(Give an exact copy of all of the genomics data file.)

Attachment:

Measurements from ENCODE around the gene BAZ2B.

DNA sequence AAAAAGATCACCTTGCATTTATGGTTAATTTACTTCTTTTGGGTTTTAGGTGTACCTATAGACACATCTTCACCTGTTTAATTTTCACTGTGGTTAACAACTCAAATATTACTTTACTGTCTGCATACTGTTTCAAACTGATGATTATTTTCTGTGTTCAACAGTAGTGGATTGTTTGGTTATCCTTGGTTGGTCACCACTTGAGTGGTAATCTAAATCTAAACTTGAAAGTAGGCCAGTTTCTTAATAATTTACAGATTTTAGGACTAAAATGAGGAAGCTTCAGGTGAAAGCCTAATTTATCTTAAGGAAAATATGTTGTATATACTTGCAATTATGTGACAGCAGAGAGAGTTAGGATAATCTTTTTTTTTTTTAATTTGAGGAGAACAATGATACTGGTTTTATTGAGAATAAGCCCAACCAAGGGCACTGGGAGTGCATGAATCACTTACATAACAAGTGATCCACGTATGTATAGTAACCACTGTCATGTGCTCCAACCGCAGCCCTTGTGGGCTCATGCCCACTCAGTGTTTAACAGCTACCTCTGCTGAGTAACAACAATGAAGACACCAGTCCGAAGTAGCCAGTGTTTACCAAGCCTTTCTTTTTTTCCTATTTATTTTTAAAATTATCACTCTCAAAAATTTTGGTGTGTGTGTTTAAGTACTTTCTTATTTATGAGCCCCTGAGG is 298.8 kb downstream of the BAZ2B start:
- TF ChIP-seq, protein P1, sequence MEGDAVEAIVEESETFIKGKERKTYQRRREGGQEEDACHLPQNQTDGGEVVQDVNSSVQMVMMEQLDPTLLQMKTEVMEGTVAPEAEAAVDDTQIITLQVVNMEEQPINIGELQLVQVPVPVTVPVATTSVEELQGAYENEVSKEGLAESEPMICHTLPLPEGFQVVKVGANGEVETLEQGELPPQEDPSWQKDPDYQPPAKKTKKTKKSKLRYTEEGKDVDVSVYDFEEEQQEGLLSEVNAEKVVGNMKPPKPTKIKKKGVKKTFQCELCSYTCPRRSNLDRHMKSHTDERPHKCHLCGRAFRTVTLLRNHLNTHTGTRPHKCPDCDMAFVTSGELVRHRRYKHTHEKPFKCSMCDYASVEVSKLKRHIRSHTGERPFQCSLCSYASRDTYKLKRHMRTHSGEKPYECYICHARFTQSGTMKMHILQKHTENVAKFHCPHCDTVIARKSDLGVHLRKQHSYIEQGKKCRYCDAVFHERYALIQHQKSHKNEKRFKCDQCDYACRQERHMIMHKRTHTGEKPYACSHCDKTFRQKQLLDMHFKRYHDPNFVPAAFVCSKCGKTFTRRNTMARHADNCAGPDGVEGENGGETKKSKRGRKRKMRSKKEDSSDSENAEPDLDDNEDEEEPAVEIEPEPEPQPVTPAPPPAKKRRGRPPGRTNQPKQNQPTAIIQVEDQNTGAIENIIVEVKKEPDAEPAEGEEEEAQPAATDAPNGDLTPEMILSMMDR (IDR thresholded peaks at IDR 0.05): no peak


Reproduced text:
Measurements from ENCODE around the gene BAZ2B.

DNA sequence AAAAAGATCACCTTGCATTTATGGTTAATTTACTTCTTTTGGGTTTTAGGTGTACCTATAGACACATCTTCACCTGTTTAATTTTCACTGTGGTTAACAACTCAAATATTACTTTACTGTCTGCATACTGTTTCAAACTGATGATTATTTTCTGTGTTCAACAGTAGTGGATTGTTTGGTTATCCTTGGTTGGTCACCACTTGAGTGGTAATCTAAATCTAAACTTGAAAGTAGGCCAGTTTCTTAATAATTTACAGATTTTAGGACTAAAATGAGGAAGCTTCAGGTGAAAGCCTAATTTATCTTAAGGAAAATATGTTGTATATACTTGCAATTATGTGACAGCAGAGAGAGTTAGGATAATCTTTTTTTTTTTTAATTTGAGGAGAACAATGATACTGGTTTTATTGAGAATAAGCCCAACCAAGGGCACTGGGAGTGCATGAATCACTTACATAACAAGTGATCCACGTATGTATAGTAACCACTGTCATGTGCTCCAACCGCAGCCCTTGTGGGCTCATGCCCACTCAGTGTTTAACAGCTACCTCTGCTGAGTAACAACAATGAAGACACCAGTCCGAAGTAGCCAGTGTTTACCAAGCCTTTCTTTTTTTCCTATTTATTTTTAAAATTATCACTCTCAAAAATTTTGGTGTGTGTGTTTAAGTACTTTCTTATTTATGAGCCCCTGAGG is 298.8 kb downstream of the BAZ2B start:
- TF ChIP-seq, protein P1, sequence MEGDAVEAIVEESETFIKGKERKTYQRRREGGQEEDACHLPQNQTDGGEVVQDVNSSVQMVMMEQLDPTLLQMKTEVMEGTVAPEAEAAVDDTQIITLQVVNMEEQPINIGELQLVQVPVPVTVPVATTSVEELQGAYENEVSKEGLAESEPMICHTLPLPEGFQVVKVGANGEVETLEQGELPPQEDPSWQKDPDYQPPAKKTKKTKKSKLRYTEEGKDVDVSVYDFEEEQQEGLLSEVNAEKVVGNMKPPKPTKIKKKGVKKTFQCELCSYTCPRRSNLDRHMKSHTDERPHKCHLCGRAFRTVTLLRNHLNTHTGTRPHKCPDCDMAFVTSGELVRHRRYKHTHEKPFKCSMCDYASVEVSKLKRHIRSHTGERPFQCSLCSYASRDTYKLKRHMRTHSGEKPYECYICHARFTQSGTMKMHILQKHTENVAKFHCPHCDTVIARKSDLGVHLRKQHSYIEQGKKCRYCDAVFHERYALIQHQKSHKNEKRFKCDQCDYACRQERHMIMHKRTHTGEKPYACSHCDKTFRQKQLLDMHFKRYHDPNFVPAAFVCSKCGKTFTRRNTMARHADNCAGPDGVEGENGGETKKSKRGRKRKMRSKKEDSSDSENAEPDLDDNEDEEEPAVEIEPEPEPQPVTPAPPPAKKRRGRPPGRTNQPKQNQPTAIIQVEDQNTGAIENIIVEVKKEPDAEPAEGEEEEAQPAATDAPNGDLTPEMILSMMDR (IDR thresholded peaks at IDR 0.05): no peak